We have observed on several occasions in these weekly musings that there is little in today’s economic conditions or policymakers’ responses to them that will be found in any conventional textbook of economic theory. This period will provide a curious case study for future students of economics and politics, prompting the question: “did that really happen? Why? How?”

No wonder asset prices are susceptible to periodic bouts of significant volatility! It pays for investors to keep an open and enquiring mind; nobody has all the answers. On the Jupiter Merlin team we have a guiding principle: when the facts change, we reserve the right to change our minds. A useful dictum!

The Jupiter Merlin Portfolios are long-term investments; they are certainly not immune from market volatility, but they are expected to be less volatile over time, commensurate with the risk tolerance of each. With liquidity uppermost in our mind, we seek to invest in funds run by experienced managers with a blend of styles but who share our core philosophy of trying to capture good performance in buoyant markets while minimising as far as possible the risk of losses in more challenging conditions.


The value of active minds – independent thinking

A key feature of Jupiter’s investment approach is that we eschew the adoption of a house view, instead preferring to allow our specialist fund managers to formulate their own opinions on their asset class. As a result, it should be noted that any views expressed – including on matters relating to environmental, social and governance considerations – are those of the author(s), and may differ from views held by other Jupiter investment professionals.

Fund specific risks

The NURS Key Investor Information Document, Supplementary Information Document and Scheme Particulars are available from Jupiter on request. The Jupiter Merlin Conservative Portfolio can invest more than 35% of its value in securities issued or guaranteed by an EEA state. The Jupiter Merlin Income, Jupiter Merlin Balanced and Jupiter Merlin Conservative Portfolios’ expenses are charged to capital, which can reduce the potential for capital growth.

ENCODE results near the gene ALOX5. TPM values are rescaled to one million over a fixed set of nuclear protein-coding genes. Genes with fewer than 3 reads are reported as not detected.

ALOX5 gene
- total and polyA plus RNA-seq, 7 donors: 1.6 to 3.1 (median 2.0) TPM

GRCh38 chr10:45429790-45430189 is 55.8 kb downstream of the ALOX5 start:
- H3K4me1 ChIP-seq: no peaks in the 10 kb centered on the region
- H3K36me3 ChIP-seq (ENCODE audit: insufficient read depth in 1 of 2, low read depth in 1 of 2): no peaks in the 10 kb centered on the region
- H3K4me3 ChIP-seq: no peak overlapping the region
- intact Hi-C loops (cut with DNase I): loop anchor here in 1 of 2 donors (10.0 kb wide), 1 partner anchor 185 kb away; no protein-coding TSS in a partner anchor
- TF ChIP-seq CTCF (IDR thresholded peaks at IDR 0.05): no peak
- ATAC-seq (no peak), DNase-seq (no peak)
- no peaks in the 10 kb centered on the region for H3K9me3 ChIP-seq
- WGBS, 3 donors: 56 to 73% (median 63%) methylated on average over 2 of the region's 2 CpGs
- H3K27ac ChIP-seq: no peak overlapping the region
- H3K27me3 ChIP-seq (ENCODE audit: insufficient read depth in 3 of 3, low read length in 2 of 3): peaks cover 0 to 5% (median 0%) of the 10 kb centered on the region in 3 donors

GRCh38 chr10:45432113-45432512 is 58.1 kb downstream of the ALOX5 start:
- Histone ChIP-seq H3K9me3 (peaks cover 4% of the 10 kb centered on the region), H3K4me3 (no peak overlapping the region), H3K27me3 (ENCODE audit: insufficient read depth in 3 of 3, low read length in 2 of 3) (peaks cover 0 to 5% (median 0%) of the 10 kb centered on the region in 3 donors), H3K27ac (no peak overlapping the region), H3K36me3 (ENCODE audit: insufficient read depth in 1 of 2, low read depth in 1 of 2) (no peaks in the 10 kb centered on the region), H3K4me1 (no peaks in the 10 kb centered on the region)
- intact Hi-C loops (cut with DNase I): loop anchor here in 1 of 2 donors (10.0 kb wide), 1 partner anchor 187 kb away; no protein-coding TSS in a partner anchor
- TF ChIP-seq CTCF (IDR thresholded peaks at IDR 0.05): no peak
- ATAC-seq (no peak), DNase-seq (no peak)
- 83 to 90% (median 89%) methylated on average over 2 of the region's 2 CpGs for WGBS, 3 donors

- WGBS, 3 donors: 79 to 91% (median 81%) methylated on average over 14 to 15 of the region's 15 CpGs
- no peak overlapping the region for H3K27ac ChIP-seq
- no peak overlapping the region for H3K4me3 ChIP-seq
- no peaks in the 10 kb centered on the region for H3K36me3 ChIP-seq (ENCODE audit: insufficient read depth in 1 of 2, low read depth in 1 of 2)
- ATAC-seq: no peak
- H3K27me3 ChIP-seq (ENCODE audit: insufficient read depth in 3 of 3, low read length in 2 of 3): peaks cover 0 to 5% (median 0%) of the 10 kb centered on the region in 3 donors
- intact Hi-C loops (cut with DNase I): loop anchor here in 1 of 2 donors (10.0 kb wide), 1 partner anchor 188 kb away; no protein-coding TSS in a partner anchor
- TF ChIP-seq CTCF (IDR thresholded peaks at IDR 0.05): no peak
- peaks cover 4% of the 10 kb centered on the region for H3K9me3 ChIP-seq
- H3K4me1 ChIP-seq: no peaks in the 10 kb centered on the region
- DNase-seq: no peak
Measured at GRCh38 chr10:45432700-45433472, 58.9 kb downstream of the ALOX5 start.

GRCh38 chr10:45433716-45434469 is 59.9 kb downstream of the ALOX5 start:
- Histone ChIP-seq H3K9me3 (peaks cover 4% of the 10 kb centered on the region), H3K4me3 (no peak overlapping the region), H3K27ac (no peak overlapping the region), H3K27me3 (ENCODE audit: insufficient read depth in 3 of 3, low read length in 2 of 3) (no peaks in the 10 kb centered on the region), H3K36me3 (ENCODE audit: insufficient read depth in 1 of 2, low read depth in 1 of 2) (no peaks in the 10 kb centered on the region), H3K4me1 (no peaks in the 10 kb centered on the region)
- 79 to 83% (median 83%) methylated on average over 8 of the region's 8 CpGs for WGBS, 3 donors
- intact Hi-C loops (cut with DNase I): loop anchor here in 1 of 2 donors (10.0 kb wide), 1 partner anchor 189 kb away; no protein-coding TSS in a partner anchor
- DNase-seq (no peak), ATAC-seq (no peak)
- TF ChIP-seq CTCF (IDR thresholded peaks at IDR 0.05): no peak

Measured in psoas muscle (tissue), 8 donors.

Important information

This document is for informational purposes only and is not investment advice. We recommend you discuss any investment decisions with a financial adviser, particularly if you are unsure whether an investment is suitable. Jupiter is unable to provide investment advice. Past performance is no guide to the future. Market and exchange rate movements can cause the value of an investment to fall as well as rise, and you may get back less than originally invested.  The views expressed are those of the authors at the time of writing are not necessarily those of Jupiter as a whole and may be subject to change.  This is particularly true during periods of rapidly changing market circumstances. For definitions please see the glossary at Every effort is made to ensure the accuracy of any information provided but no assurances or warranties are given. Company examples are for illustrative purposes only and not a recommendation to buy or sell. Jupiter Unit Trust Managers Limited (JUTM) and Jupiter Asset Management Limited (JAM), registered address: The Zig Zag Building, 70 Victoria Street, London, SW1E 6SQ are authorised and regulated by the Financial Conduct Authority. No part of this document may be reproduced in any manner without the prior permission of JUTM or JAM.